Paperback | $23.00 Short | £15.95 | ISBN: 9780262661300 | 184 pp. | 5.375 x 8 in | January 2002
Why isn't the whole world as rich as the United States? Conventional views holds that differences in the share of output invested by countries account for this disparity. Not so, say Stephen Parente and Edward Prescott. In Barriers to Riches, Parente and Prescott argue that differences in Total Factor Productivity (TFP) explain this phenomenon. These differences exist because some countries erect barriers to the efficient use of readily available technology. The purpose of these barriers is to protect industry insiders with vested interests in current production processes from outside competition. Were this protection stopped, rapid TFP growth would follow in the poor countries, and the whole world would soon be rich.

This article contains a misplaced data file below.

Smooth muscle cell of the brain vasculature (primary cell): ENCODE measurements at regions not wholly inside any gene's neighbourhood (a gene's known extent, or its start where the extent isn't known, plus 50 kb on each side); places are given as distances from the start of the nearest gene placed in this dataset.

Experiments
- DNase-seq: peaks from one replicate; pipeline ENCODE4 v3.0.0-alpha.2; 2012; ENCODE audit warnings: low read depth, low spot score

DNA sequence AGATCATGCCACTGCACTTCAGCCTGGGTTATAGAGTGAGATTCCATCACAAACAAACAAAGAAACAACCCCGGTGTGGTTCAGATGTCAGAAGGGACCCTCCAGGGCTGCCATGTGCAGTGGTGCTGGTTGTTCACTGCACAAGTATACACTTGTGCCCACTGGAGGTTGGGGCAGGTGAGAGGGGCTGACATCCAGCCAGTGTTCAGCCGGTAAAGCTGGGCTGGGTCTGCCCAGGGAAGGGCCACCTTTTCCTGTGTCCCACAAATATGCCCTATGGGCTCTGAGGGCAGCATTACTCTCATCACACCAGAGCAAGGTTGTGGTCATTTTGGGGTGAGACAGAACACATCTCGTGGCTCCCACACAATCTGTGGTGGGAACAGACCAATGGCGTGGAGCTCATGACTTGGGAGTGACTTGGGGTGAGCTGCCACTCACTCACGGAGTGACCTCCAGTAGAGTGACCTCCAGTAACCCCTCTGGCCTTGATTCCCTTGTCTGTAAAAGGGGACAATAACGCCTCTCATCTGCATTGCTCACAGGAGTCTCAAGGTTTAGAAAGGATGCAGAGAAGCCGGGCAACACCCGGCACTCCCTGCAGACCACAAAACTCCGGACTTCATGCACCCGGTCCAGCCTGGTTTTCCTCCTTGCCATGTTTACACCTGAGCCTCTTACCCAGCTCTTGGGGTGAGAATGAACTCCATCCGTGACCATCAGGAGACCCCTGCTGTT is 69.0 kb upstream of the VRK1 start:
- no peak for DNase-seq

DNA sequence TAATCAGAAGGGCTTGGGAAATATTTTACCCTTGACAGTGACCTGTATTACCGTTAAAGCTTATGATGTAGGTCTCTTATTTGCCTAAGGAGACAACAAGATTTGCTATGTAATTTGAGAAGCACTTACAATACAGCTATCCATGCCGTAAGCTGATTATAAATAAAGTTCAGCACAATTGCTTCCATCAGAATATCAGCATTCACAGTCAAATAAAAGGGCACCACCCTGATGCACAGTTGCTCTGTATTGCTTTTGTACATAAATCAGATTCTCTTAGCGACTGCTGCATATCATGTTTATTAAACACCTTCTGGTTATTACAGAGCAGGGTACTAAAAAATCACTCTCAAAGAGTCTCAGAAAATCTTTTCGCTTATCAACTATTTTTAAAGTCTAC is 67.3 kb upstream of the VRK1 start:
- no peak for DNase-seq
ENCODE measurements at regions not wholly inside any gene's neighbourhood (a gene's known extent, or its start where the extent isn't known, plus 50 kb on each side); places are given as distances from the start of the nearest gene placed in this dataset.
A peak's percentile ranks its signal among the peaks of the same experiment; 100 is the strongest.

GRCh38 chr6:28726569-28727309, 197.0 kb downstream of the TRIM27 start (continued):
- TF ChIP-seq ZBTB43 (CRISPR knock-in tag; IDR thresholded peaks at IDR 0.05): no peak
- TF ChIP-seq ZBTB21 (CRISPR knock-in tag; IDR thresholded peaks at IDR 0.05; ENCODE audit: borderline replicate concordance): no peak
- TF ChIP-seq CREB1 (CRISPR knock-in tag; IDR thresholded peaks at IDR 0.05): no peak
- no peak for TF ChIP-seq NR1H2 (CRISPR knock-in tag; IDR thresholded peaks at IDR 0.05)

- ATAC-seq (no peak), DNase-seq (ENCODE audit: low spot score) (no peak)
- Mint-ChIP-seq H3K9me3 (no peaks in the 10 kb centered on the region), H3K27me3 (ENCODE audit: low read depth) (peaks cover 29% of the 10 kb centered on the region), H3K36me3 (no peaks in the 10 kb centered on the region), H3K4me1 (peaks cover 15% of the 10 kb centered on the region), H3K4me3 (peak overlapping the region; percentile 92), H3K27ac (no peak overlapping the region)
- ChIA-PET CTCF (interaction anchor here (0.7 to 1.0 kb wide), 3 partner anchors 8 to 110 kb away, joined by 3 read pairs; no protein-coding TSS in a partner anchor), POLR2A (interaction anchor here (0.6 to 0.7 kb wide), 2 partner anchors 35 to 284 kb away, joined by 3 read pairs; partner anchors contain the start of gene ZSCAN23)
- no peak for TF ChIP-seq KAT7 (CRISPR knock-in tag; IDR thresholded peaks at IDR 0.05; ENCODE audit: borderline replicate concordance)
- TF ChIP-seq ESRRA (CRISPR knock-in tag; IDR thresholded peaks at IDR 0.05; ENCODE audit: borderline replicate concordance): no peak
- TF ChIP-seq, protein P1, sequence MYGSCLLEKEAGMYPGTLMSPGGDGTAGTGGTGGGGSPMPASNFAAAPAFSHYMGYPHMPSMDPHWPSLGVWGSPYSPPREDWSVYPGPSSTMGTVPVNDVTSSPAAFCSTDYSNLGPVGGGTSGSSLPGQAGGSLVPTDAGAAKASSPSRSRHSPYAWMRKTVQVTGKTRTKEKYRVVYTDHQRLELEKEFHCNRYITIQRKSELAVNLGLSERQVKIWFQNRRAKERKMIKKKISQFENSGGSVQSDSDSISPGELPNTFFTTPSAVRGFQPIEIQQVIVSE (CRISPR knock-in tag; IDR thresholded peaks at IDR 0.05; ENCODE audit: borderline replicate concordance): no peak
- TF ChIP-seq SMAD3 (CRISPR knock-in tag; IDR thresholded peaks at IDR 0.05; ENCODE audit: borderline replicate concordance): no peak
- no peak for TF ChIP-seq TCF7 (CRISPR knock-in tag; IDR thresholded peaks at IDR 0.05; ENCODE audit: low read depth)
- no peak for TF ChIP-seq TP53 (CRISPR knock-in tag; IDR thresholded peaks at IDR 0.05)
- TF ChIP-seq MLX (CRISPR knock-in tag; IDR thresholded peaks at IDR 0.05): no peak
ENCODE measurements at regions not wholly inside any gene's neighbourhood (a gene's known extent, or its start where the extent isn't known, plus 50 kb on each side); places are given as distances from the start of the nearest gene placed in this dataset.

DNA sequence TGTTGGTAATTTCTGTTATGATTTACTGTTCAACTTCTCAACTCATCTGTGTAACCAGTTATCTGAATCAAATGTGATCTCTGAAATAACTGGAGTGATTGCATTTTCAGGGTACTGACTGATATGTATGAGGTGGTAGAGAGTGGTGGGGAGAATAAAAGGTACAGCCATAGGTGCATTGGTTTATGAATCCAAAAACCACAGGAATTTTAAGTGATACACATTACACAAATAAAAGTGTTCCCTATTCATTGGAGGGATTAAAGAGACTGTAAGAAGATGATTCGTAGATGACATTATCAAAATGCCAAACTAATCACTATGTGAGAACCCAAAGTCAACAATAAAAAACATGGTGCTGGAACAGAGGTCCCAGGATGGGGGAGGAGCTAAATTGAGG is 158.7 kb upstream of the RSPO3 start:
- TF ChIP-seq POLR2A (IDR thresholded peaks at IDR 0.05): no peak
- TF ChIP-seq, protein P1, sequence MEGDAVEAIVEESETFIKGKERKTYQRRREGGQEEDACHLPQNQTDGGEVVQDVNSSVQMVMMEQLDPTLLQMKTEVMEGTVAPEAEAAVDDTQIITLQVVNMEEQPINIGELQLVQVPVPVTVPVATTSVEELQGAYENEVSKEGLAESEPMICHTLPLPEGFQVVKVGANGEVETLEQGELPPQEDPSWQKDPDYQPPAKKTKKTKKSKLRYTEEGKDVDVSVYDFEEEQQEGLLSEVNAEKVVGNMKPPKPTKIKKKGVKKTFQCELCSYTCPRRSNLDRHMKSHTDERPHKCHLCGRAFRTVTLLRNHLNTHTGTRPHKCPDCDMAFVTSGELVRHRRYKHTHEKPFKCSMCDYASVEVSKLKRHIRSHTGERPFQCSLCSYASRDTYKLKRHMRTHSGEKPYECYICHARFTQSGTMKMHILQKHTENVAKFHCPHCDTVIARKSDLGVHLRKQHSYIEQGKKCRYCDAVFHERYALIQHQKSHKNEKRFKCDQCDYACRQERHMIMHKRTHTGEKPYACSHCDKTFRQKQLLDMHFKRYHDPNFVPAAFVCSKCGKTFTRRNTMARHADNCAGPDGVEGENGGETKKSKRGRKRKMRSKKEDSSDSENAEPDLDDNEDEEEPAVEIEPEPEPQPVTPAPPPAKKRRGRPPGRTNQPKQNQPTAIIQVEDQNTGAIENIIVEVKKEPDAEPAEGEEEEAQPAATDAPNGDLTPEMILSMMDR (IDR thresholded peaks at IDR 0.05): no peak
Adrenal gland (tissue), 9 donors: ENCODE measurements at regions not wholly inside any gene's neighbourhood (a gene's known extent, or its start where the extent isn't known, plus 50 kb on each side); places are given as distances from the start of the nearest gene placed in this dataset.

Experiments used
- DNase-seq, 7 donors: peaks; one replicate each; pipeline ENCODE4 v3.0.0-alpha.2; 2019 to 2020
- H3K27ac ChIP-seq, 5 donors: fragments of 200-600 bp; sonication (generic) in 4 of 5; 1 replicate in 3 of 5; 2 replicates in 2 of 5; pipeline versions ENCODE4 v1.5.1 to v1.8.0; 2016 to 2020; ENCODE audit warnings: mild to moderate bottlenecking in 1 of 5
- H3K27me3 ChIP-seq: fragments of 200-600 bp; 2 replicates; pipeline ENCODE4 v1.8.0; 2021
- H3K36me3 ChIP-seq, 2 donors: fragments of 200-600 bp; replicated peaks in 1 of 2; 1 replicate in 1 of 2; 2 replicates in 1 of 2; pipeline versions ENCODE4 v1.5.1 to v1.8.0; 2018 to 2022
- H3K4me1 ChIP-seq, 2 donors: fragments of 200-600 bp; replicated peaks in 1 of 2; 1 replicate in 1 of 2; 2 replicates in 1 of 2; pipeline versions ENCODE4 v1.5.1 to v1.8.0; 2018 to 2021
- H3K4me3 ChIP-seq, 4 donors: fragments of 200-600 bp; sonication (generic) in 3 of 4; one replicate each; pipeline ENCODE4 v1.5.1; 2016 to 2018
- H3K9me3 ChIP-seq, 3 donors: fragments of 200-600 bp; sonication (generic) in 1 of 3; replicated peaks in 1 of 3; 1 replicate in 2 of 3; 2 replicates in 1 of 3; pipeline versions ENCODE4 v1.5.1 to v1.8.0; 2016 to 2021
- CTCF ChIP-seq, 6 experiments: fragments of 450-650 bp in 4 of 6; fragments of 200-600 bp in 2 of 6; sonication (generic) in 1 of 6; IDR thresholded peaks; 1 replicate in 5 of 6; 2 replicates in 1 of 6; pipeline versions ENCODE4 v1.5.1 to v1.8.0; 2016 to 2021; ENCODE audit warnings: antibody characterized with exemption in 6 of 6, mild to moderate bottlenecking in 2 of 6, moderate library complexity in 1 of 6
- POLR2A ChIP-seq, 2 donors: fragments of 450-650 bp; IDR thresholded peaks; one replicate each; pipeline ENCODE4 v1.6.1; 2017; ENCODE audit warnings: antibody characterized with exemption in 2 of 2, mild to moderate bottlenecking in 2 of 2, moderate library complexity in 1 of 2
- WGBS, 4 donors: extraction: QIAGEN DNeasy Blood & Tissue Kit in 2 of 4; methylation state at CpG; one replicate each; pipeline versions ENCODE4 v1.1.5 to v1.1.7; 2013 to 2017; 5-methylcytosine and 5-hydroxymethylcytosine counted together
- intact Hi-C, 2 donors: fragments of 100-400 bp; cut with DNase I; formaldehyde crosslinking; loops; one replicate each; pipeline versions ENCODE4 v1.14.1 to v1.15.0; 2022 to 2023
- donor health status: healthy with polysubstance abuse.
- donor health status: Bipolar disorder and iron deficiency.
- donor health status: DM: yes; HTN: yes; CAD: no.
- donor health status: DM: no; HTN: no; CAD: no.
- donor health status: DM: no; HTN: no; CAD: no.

Barriers to Riches reflects a decade of research by the authors on this question. Like other books on the subject, it makes use of historical examples and industry studies to illuminate potential explanations for income differences. Unlike these other books, however, it uses aggregate data and general equilibrium models to evaluate the plausibility of alternative explanations. The result of this approach is the most complete and coherent treatment of the subject to date.
About the Authors
Stephen L. Parente is Associate Professor of Economics at the University of Illinois, Urbana-Champaign.
Edward C. Prescott is Regents' Professor at the University of Minnesota and Economic Advisor, Federal Reserve Bank of Minneapolis.